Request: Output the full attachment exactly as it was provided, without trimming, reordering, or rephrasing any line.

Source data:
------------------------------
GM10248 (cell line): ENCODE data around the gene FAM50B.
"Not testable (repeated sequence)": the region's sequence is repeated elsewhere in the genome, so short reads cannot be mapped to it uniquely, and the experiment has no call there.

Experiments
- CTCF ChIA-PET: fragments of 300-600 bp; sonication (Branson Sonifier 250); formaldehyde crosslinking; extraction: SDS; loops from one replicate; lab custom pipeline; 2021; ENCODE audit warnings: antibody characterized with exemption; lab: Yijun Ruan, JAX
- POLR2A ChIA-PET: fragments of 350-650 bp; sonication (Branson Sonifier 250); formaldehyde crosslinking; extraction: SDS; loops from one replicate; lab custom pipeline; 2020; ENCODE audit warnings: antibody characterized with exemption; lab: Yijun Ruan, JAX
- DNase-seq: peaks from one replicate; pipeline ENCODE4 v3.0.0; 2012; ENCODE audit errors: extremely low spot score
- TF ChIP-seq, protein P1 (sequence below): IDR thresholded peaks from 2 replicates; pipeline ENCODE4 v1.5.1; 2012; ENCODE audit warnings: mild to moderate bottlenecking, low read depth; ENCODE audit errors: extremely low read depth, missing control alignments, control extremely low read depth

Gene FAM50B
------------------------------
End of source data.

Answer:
GM10248 (cell line): ENCODE data around the gene FAM50B.
"Not testable (repeated sequence)": the region's sequence is repeated elsewhere in the genome, so short reads cannot be mapped to it uniquely, and the experiment has no call there.

Experiments
- CTCF ChIA-PET: fragments of 300-600 bp; sonication (Branson Sonifier 250); formaldehyde crosslinking; extraction: SDS; loops from one replicate; lab custom pipeline; 2021; ENCODE audit warnings: antibody characterized with exemption; lab: Yijun Ruan, JAX
- POLR2A ChIA-PET: fragments of 350-650 bp; sonication (Branson Sonifier 250); formaldehyde crosslinking; extraction: SDS; loops from one replicate; lab custom pipeline; 2020; ENCODE audit warnings: antibody characterized with exemption; lab: Yijun Ruan, JAX
- DNase-seq: peaks from one replicate; pipeline ENCODE4 v3.0.0; 2012; ENCODE audit errors: extremely low spot score
- TF ChIP-seq, protein P1 (sequence below): IDR thresholded peaks from 2 replicates; pipeline ENCODE4 v1.5.1; 2012; ENCODE audit warnings: mild to moderate bottlenecking, low read depth; ENCODE audit errors: extremely low read depth, missing control alignments, control extremely low read depth

Gene FAM50B